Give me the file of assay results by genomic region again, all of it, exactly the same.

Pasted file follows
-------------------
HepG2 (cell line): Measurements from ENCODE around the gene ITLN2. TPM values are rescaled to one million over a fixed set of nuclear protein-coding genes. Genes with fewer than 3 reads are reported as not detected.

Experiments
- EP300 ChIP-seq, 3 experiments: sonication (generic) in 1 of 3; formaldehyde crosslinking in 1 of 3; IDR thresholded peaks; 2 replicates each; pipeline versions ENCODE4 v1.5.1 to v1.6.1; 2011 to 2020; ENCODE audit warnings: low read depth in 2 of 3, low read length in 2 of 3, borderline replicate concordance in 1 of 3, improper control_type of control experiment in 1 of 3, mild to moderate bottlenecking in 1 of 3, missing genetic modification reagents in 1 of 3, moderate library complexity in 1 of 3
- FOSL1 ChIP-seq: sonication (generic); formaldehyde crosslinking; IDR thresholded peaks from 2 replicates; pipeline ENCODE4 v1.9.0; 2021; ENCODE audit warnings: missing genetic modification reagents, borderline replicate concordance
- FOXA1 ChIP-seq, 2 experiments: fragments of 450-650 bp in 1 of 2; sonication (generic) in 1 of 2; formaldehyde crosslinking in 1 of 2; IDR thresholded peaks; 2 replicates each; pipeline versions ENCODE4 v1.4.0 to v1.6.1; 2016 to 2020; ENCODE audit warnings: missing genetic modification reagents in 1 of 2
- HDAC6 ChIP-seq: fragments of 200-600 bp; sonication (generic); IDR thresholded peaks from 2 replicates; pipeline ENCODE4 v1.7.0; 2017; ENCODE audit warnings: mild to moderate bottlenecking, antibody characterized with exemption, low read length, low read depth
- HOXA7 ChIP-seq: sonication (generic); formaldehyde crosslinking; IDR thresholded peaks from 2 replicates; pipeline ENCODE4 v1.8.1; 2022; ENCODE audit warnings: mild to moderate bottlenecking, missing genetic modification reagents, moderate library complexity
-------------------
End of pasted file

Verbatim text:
HepG2 (cell line): Measurements from ENCODE around the gene ITLN2. TPM values are rescaled to one million over a fixed set of nuclear protein-coding genes. Genes with fewer than 3 reads are reported as not detected.

Experiments
- EP300 ChIP-seq, 3 experiments: sonication (generic) in 1 of 3; formaldehyde crosslinking in 1 of 3; IDR thresholded peaks; 2 replicates each; pipeline versions ENCODE4 v1.5.1 to v1.6.1; 2011 to 2020; ENCODE audit warnings: low read depth in 2 of 3, low read length in 2 of 3, borderline replicate concordance in 1 of 3, improper control_type of control experiment in 1 of 3, mild to moderate bottlenecking in 1 of 3, missing genetic modification reagents in 1 of 3, moderate library complexity in 1 of 3
- FOSL1 ChIP-seq: sonication (generic); formaldehyde crosslinking; IDR thresholded peaks from 2 replicates; pipeline ENCODE4 v1.9.0; 2021; ENCODE audit warnings: missing genetic modification reagents, borderline replicate concordance
- FOXA1 ChIP-seq, 2 experiments: fragments of 450-650 bp in 1 of 2; sonication (generic) in 1 of 2; formaldehyde crosslinking in 1 of 2; IDR thresholded peaks; 2 replicates each; pipeline versions ENCODE4 v1.4.0 to v1.6.1; 2016 to 2020; ENCODE audit warnings: missing genetic modification reagents in 1 of 2
- HDAC6 ChIP-seq: fragments of 200-600 bp; sonication (generic); IDR thresholded peaks from 2 replicates; pipeline ENCODE4 v1.7.0; 2017; ENCODE audit warnings: mild to moderate bottlenecking, antibody characterized with exemption, low read length, low read depth
- HOXA7 ChIP-seq: sonication (generic); formaldehyde crosslinking; IDR thresholded peaks from 2 replicates; pipeline ENCODE4 v1.8.1; 2022; ENCODE audit warnings: mild to moderate bottlenecking, missing genetic modification reagents, moderate library complexity